Innovator: A formal studio portrait of a young Richard Pearse in 1902. Regardless of the uncertainty over the date of his first brief flight and the debate over what constitutes controlled flight, his ideas about ailerons, under-carriages and engine design were revolutionary. Sadly, Pearse's achievements went unrecognised in his lifetime.
PHOTO: SOUTH CANTERBURY MUSEUM P4963
March 12 2004. Jim Anderton
We pride ourselves on an attitude of believing we can tackle anything - "we can do that". We are far from the rest of the world and comparatively few in number. Although that has its disadvantages some times, it has some special advantages as well. Lord Rutherford, said, "we in New Zealand don't have much money, so we have to think." New Zealanders like to try things out. We have had to learn a skill of being resourceful. We are culturally innovators. We are also incredibly creative.
Dick ARNST (1883- 1953) cycling. buried at Timaru. brother
Sir Douglas Copland KBE, C.M.G. 1894-1971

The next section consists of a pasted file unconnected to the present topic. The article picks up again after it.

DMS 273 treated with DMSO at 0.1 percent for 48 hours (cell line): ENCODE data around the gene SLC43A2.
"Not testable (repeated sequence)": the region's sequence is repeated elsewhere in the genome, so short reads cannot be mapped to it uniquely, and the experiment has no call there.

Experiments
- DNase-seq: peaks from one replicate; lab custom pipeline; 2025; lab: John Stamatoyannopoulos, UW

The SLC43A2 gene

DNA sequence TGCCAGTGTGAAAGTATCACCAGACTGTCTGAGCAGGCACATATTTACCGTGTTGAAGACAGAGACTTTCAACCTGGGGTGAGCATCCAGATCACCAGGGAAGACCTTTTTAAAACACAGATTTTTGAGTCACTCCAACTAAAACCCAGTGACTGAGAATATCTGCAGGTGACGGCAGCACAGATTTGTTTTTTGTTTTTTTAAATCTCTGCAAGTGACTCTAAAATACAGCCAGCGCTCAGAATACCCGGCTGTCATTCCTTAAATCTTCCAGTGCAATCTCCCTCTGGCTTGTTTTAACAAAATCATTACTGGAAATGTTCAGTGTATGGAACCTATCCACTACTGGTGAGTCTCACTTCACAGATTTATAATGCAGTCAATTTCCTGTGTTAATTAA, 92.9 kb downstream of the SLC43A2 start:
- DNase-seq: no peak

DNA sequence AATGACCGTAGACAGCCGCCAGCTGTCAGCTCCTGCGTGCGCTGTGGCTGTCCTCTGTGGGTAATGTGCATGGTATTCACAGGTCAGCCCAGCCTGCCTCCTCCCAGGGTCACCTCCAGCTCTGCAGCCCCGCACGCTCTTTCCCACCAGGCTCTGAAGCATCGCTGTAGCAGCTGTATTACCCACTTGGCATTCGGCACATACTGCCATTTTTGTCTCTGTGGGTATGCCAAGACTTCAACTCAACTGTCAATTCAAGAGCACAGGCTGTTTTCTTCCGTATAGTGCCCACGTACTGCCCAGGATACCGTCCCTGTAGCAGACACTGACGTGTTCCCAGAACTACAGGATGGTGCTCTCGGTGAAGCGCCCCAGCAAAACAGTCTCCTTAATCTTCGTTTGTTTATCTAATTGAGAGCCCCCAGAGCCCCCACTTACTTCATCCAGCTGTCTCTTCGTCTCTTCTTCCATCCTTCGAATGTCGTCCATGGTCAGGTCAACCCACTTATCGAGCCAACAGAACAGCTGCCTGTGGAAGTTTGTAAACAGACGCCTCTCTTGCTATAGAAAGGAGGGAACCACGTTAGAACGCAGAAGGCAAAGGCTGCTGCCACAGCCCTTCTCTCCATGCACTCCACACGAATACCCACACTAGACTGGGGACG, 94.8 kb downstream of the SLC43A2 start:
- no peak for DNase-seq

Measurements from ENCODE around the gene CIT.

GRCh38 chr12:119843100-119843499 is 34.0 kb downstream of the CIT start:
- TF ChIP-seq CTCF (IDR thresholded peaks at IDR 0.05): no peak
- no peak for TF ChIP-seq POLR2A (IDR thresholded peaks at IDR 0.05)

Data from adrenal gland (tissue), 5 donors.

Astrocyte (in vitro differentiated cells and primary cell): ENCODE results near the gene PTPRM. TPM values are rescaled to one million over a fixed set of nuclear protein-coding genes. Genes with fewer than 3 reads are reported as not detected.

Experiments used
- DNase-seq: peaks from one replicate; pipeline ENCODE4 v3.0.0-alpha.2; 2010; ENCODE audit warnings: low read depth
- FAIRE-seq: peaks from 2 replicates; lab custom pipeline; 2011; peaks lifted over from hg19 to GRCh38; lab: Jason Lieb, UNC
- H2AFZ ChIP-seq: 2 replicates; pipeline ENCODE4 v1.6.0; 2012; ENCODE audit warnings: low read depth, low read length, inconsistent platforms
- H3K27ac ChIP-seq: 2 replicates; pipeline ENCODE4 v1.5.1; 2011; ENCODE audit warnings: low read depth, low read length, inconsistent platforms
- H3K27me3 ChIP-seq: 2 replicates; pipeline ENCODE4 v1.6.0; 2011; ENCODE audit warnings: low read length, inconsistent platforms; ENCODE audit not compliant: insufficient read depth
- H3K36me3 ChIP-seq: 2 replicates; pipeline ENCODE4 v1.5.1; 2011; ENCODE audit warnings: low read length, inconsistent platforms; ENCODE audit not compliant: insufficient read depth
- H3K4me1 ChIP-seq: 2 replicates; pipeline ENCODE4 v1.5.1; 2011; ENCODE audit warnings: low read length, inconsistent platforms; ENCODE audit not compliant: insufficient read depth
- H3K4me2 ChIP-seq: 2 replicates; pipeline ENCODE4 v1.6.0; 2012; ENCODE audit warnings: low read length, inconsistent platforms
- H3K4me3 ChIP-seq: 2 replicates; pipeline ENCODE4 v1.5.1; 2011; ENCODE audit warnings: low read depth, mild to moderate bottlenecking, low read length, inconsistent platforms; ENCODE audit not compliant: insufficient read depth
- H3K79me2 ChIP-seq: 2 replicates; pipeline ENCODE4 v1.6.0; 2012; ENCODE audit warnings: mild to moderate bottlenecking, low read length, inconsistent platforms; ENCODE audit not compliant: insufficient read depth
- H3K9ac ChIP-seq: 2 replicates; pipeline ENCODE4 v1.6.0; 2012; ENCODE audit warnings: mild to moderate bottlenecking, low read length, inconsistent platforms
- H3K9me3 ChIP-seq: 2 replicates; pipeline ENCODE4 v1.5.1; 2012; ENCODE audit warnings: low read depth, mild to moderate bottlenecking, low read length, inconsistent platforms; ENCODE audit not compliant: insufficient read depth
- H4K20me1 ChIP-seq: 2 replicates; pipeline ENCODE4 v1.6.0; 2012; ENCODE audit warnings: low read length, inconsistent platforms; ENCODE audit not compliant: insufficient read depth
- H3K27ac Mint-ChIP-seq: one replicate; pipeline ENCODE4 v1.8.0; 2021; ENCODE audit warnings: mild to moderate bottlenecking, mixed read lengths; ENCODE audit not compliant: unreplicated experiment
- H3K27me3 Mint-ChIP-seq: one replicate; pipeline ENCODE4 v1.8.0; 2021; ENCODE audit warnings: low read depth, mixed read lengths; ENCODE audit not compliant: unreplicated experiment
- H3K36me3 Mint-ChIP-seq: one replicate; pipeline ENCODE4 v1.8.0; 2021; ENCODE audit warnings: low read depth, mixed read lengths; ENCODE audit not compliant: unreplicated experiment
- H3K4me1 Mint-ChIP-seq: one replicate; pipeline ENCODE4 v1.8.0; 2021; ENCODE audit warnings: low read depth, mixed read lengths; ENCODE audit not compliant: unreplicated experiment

Douglas Berry Copland was born on 24 February 1894 at Otaio, between Timaru and Waimate in the Canterbury Plains of the South Island, New Zealand. He was the thirteenth of sixteen children born to Alexander and Annie Morton, nee Loudon, both Scottish-born Presbyterians. Copland. They were pioneer farmers who grew wheat, raised sheep and bred horses. From 1899 to 1906 he attended Esk Valley Primary School and spent the next six years at the Waimate District High School. Upon graduation, Copland tried to enlist in the New Zealand Expeditionary Force, and subsequently in the reserve, but was rejected as medically unfit because of a lesion in the heart valve. Greatly unsettled, he spent the summer of 1915-16 as a compiler at the Census and Statistics Office in Wellington before becoming a mathematics master (1916-17) at Christchurch Boys' High School and a graduate research assistant in economics (1917) at Canterbury College. In addition, in 1915-17 he lectured in economics for the Workers' Educational Association, both in Wellington and at Christchurch. By the time he left New Zealand in 1917 he studied teaching at the Christchurch Teachers' College, and gained Bachelor of Arts 1915, and Master of Arts degrees at Canterbury College. MA 1916 1st class Hons. in economics. In addition, he tutored for the Workers' Educational Association and worked as a Compiler in the Census and Statistics Office of the Department of Internal Affairs. Copland's love of teaching and fascination with economics stems from these years - in particular from his work on his father's wheat farm and the research for his M.A. thesis, 'The progress and importance of wheat production in New Zealand'. From 1917 Copland pioneered the development of the economics profession in Australia. Was professor at the University of Tasmanian from 1920 - 1924 and professor of commerce at the Melbourne University for 15 years. He began his work as a Government adviser in 1931. He was knighted in 1933. 1946 First vice chancellor of the Australian National University in Canberra. High Commissioner for Australia in Canada (1953 to 1956). Sir Douglas Copland was elected president of the UN Economic and Social Council March 29 1955. Became principal of the Australian Administrative Staff College in Melbourne when it was founded in 1956. He retired in 1959 but continued to write on economic matters. speech Died at age 77 from pneumonia, Sept. 27 1971.